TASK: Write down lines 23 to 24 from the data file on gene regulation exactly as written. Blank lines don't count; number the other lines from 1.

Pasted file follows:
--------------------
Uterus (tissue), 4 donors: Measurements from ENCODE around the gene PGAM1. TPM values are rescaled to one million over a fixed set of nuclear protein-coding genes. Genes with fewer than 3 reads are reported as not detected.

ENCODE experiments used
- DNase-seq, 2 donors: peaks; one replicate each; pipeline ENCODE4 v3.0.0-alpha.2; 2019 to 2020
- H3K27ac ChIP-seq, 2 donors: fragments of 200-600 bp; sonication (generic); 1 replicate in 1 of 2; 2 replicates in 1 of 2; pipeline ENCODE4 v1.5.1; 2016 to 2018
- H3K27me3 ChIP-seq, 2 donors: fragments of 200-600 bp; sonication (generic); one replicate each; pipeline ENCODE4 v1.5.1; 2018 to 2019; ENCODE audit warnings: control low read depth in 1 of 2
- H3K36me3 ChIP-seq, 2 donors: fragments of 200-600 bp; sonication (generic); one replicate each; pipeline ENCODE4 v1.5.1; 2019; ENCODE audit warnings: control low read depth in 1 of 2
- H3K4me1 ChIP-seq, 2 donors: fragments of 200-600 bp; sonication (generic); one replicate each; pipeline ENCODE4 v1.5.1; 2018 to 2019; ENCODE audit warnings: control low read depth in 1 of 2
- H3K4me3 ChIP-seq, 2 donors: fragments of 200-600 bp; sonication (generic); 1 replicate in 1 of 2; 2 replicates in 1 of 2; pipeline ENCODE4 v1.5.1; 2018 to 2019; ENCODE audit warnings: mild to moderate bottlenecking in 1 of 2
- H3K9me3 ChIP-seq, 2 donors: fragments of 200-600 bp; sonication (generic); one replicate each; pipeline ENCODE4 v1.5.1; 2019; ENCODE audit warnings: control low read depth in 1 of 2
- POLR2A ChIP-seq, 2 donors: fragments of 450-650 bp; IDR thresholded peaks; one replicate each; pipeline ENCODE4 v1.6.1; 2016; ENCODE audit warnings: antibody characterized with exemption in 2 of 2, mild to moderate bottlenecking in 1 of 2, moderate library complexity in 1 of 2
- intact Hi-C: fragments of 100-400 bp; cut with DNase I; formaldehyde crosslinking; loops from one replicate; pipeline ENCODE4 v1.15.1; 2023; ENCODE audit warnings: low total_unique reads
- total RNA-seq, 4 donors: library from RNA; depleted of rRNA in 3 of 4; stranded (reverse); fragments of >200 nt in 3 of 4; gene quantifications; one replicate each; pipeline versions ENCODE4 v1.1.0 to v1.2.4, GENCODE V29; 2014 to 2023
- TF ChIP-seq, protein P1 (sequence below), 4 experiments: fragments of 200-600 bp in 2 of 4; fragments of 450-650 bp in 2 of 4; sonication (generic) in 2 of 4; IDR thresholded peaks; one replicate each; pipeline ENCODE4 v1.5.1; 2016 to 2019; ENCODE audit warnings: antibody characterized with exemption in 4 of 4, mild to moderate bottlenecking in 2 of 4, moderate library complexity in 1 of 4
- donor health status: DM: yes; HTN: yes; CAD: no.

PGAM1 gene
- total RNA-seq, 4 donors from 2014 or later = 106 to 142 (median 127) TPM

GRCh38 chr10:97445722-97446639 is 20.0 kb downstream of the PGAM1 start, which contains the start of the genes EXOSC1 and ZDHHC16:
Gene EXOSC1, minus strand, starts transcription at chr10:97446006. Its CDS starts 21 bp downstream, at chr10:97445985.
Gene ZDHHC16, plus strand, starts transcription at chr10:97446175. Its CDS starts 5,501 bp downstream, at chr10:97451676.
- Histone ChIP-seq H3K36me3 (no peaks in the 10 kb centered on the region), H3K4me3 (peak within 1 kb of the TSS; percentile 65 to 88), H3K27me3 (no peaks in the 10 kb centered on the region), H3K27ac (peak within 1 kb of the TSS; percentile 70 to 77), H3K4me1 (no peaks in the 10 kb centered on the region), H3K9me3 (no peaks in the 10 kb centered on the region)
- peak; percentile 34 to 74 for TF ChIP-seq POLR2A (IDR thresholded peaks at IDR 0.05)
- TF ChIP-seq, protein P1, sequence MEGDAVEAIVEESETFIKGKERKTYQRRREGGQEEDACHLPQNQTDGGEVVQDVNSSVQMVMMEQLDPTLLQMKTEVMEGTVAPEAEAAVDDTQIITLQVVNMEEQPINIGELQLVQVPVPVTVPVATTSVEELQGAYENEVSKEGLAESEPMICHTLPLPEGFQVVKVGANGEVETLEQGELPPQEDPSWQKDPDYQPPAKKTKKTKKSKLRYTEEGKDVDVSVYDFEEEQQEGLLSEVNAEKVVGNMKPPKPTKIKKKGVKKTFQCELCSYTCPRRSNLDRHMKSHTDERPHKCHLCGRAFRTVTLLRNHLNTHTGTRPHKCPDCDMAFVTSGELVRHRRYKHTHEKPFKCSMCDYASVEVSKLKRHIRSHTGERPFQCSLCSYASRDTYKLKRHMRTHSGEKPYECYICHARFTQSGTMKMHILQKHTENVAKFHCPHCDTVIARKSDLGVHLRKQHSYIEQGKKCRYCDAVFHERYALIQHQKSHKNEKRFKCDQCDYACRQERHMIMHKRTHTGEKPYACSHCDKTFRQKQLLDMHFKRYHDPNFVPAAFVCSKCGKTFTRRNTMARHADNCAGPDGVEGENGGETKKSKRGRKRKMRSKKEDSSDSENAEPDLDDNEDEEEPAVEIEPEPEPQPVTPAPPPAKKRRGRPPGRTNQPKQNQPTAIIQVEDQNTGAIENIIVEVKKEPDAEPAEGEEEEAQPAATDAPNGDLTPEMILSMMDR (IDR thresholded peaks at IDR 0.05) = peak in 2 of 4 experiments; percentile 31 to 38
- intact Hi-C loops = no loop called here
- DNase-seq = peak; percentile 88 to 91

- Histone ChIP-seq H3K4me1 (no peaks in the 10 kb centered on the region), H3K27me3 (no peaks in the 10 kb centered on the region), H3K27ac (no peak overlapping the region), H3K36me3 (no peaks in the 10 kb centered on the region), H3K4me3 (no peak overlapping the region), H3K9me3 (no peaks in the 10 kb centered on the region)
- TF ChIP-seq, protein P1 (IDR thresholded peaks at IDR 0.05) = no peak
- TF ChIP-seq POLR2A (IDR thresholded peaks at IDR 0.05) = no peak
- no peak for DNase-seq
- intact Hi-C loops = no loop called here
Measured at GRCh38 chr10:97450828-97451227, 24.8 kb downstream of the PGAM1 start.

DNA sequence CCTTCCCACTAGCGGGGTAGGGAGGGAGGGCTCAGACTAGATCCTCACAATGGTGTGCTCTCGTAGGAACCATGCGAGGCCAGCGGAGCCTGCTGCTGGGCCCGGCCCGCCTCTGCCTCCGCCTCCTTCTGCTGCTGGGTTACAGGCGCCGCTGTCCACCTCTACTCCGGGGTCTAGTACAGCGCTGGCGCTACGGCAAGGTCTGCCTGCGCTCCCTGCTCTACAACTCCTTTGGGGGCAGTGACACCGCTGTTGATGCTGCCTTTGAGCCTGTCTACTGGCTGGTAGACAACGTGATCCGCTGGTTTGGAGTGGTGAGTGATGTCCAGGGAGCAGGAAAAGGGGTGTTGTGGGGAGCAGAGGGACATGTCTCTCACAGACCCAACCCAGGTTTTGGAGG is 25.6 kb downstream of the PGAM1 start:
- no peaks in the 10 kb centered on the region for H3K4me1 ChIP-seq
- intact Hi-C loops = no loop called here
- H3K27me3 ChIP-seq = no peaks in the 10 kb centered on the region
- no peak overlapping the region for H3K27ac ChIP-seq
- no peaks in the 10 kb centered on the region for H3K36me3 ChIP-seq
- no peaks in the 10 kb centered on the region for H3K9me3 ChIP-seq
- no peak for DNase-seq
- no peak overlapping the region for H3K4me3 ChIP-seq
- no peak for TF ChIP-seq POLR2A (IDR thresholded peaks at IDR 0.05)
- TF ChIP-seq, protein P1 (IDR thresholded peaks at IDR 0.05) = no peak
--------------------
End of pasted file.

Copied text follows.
- intact Hi-C loops = no loop called here
- DNase-seq = peak; percentile 88 to 91